Hello! I am your son! And I am in Japan! For God!! WOW!!!!!
As you might have already assessed, I am very excited to be here. This is an amazing place and I cannot imagine a better place to serve the Lord.
On Monday morning of the 31st, I woke up at 3:45 to get on a bus that took me to the airport. After a short flight and a long flight, I arrived in Japan. And I was so relieved. That second flight was brutal.
The mission president and his adorable wife were there to greet us and take us to the mission home. And we had dinner there. I slept on a futon for the first time that night, had an amazing shower and then we had breakfast and orientation, and Sister Yamashita had us do origami for orientation. One thing I really have liked about Japan is that so many things that would seem absolutely childish in America are just commonplace here.
After that, we walked over to the church building behind the mission home where we met our companions and found out where we are serving. And I am now companions with Elder Gillespie in the Numazu ward. It's on the very edge of the mission and so we took the Shinkansen (Bullet Train) to get here. It was way cool! And my first real Japanese meal (at the mission home they fed us stuff that wasn't really Japanese) was a bowl of Ramen. It was soooooo amazing. And I felt so full afterwards.
The next day, we went and got me a bike which I am sending a picture of. It's awesome. It has a basket. And a nifty light that turns on when it's dark and powered by pedalling, and a nifty bike lock.
Since then, we've done lots of visiting member's houses, because Shogatsu (Japan's New Year Celebration) is like Christmas in America. No one wants to be bothered during it. But now that's finally over.
Japanese people are adorable. Especially the little kids. The Bishop's son in particular is just so cute. I will have to send you a picture of him some time.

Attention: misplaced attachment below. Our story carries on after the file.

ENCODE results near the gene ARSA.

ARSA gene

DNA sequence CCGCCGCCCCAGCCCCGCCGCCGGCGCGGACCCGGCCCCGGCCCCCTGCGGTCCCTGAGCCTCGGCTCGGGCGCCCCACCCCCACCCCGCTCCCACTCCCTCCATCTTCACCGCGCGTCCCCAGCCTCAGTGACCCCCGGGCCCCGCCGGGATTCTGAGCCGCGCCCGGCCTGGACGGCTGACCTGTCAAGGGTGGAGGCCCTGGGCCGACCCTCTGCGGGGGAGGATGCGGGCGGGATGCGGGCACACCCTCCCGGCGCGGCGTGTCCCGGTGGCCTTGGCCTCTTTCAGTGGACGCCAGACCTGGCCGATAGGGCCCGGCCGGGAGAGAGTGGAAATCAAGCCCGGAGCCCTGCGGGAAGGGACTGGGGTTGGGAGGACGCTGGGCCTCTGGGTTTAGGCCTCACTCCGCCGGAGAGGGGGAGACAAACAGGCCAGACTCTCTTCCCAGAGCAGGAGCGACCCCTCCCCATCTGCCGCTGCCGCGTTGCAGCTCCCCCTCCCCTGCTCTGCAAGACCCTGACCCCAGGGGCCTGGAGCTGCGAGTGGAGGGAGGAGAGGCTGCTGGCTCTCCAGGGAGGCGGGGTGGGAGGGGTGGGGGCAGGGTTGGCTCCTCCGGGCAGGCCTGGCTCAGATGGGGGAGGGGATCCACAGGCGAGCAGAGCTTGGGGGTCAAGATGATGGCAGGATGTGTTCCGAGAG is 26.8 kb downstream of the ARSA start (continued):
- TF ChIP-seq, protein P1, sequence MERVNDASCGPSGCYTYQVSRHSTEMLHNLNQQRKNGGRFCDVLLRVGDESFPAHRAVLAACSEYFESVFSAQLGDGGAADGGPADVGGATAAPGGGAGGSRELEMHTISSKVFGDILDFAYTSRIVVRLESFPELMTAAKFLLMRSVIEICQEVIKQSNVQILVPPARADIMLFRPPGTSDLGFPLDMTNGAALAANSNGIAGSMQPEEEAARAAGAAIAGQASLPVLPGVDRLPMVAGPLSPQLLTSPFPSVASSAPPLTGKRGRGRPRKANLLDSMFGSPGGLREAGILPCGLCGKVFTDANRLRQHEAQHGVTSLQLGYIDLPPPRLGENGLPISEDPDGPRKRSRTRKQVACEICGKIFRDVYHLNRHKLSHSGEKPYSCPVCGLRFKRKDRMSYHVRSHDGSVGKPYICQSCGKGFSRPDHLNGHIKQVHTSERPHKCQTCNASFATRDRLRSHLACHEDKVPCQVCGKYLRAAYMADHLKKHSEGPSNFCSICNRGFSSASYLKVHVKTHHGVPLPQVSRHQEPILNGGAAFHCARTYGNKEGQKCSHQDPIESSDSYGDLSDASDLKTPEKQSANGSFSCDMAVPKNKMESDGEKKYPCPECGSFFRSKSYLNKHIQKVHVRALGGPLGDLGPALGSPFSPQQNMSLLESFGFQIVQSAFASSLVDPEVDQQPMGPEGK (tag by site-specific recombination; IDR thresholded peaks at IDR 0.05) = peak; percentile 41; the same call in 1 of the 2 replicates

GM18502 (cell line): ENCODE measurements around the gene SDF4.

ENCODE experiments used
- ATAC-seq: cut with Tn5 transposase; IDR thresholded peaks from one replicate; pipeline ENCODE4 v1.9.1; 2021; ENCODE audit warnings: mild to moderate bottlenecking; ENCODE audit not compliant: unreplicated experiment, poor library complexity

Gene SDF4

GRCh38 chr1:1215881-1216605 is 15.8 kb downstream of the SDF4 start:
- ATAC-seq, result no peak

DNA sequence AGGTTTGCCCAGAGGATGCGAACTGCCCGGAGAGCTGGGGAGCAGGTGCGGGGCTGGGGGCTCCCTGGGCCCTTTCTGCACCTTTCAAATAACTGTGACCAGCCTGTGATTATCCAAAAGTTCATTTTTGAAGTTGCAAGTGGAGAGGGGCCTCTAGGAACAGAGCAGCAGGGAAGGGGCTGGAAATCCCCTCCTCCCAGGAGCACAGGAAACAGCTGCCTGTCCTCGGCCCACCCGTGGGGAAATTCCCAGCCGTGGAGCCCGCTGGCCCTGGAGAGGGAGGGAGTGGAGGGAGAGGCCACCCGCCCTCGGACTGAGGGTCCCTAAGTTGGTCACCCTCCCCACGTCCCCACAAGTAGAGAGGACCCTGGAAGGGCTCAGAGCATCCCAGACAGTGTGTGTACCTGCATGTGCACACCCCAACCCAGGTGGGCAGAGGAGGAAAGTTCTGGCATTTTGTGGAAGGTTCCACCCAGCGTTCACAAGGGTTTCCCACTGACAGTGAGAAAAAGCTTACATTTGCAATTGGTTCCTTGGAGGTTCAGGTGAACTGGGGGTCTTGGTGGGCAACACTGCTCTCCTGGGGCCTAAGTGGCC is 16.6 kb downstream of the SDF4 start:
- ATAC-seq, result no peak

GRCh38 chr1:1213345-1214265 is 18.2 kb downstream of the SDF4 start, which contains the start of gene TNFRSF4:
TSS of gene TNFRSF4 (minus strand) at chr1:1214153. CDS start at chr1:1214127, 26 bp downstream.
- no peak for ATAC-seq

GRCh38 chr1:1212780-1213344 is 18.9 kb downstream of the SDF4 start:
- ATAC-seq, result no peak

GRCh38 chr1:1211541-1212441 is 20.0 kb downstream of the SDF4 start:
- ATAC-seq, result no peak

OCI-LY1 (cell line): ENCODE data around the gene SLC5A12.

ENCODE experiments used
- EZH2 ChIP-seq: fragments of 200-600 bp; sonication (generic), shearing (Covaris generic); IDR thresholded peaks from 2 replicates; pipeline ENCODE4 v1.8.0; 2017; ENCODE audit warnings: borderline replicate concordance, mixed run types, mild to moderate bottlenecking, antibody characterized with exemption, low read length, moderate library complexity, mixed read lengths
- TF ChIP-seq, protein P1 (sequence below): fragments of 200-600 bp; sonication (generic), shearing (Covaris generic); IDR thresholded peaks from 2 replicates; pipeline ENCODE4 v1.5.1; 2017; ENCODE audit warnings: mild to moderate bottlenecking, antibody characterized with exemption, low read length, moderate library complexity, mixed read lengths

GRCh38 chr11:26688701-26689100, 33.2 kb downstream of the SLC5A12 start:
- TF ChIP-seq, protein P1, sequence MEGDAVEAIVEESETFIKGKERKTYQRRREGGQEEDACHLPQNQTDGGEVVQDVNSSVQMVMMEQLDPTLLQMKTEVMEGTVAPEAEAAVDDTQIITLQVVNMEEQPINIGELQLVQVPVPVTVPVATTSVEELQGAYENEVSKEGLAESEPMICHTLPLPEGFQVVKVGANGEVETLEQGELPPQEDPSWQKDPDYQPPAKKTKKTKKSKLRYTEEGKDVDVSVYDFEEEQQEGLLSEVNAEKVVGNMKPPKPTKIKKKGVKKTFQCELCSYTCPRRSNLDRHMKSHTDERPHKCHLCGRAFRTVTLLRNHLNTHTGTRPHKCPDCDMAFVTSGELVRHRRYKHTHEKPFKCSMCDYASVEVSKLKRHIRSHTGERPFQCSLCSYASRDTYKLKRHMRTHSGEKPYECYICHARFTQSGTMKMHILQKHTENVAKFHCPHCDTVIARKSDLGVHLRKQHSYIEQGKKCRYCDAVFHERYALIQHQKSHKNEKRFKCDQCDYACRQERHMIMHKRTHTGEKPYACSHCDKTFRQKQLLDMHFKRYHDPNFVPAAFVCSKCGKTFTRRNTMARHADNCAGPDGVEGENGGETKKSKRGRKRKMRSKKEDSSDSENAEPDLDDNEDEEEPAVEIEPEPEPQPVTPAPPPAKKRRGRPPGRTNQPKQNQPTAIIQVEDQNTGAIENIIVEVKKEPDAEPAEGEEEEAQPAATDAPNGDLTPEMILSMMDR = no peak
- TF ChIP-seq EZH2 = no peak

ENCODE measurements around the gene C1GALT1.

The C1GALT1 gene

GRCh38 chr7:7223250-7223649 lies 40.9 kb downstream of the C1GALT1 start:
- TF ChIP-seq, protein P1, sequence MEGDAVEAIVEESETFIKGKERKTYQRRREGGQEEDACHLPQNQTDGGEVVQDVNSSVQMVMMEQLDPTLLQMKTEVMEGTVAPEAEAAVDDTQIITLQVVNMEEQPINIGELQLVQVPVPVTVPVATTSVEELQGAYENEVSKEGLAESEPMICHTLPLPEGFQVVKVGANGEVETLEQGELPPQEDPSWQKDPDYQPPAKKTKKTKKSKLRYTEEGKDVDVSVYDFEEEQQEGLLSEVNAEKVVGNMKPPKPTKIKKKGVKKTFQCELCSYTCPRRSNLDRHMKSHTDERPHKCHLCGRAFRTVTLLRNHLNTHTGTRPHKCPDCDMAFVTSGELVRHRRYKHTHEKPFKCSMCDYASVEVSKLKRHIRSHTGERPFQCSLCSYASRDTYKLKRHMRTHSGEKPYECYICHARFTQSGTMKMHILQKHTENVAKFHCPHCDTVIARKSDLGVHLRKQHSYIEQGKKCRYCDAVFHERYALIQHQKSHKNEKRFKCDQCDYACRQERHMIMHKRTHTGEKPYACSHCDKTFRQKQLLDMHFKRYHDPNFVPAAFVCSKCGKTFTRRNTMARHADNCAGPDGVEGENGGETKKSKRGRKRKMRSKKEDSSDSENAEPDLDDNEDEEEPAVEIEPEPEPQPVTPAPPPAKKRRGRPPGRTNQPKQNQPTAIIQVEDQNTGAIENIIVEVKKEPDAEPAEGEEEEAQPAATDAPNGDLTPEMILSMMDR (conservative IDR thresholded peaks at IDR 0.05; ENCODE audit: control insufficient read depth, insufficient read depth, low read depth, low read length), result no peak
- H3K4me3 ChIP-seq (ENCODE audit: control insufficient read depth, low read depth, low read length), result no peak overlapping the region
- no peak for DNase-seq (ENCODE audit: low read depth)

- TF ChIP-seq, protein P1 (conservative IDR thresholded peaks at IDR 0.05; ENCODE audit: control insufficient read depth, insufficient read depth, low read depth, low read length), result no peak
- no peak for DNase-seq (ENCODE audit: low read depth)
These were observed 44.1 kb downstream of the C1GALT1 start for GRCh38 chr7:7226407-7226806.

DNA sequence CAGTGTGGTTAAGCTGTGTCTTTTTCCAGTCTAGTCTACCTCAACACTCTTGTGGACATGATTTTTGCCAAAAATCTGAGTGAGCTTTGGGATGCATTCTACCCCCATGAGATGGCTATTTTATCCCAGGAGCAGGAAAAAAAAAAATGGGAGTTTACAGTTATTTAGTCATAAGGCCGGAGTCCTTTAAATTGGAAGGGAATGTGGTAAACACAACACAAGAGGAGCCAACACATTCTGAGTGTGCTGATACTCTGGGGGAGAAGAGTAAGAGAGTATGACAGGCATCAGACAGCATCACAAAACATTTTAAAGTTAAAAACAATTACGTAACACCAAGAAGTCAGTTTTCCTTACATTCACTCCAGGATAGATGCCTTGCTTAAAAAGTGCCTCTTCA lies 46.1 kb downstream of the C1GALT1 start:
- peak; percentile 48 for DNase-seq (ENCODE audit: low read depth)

I must admit, I was a little unsure if I was actually going to enjoy missionary work. For the longest time, just the way people talk about it I guess and the kind of people who are excited about missionary work, I kind of felt like it was just something you did and if you did it enough you got blessings and you became the kind of person who loves missionary work and you turn into some kind of missionary robot. But I got here and I've found that it really is just helping people. And I want to do that so badly. There are lots of people in Numazu who have really sad stories, and I really want to see them happy. And that's really what this work is about. It's not just riding around on bicycles and knocking on doors and being super 元気(genki (kind of excited and happy and stuff. That's the feel of the word)) about the gospel. And that's something I never realized before.
I am so happy I'm here. I can tell that it's going to be hard sometimes, but right now I'm just really excited. I get giddy over weird things, I can hardly speak any Japanese, and I stick out like a sore thumb because I'm an American (I've seen all of two people in Numazu who are white who aren't me or my companion). I've got a great companion and I'm working hard. Don't worry about me. Do write to me. I love you all.
The gospel is still true,
-Elder Alex Mueller
P.S Sorry there aren't more pictures.
P.P.S This is the address of the mission home. To send a letter to me, it first needs to be sent there. And it needs to have everything I will type for the address.
Elder Alex Mueller
Japan Nagoya Mission